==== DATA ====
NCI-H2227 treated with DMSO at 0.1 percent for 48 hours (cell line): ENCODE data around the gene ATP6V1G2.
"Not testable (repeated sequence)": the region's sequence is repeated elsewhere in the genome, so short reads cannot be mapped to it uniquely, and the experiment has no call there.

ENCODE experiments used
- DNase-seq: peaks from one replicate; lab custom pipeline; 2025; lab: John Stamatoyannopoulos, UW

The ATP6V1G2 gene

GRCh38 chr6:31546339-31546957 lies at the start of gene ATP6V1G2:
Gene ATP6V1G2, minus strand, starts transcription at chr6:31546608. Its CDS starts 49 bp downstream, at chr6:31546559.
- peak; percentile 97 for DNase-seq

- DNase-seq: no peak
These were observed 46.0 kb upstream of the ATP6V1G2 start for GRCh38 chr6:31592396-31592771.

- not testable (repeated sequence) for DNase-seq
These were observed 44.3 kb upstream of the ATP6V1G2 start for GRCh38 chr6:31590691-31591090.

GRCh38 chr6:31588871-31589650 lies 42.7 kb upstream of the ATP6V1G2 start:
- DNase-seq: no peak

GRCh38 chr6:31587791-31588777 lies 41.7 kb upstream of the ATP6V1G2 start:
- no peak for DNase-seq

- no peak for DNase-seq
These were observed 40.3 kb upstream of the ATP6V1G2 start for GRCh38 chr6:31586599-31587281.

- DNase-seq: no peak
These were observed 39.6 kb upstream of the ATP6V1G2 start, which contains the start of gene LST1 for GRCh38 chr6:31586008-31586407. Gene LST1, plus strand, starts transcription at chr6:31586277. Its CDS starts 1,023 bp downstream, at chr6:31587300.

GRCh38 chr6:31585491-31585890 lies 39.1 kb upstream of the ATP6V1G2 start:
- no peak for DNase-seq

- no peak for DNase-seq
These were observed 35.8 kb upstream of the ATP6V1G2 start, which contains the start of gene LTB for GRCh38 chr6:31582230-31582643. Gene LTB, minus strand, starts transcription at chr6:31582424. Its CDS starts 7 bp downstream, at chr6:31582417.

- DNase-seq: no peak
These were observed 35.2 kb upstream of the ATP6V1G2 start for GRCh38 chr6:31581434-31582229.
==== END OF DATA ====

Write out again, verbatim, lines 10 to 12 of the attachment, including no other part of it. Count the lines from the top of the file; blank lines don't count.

These were observed 46.0 kb upstream of the ATP6V1G2 start for GRCh38 chr6:31592396-31592771.

- not testable (repeated sequence) for DNase-seq
These were observed 44.3 kb upstream of the ATP6V1G2 start for GRCh38 chr6:31590691-31591090.